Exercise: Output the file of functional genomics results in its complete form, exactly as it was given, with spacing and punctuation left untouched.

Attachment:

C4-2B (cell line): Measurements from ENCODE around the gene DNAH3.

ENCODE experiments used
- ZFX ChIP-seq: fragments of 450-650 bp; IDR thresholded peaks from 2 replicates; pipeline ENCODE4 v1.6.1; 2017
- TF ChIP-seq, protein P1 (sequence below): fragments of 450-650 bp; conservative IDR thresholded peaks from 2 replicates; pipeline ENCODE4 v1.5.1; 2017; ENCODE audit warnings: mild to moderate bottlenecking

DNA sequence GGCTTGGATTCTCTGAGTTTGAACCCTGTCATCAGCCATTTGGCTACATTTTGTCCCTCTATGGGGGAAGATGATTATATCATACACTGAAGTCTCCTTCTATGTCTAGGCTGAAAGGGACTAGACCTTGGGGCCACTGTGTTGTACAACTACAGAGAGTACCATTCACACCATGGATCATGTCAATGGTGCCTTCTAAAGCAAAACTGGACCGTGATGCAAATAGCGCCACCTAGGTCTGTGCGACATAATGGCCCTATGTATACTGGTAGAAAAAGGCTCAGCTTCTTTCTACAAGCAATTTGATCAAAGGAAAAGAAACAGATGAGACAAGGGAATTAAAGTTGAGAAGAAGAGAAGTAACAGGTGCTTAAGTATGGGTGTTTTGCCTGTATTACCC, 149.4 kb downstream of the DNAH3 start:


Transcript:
C4-2B (cell line): Measurements from ENCODE around the gene DNAH3.

ENCODE experiments used
- ZFX ChIP-seq: fragments of 450-650 bp; IDR thresholded peaks from 2 replicates; pipeline ENCODE4 v1.6.1; 2017
- TF ChIP-seq, protein P1 (sequence below): fragments of 450-650 bp; conservative IDR thresholded peaks from 2 replicates; pipeline ENCODE4 v1.5.1; 2017; ENCODE audit warnings: mild to moderate bottlenecking

DNA sequence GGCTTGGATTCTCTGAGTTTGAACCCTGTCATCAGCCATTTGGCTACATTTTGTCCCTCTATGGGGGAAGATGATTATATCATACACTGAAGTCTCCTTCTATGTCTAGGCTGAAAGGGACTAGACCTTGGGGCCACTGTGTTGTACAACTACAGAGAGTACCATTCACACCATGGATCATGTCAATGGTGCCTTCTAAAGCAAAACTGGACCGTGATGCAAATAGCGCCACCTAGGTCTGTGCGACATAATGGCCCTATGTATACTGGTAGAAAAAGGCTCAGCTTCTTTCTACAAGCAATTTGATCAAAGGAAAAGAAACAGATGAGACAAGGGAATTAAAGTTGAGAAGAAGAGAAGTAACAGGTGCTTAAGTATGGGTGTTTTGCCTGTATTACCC, 149.4 kb downstream of the DNAH3 start: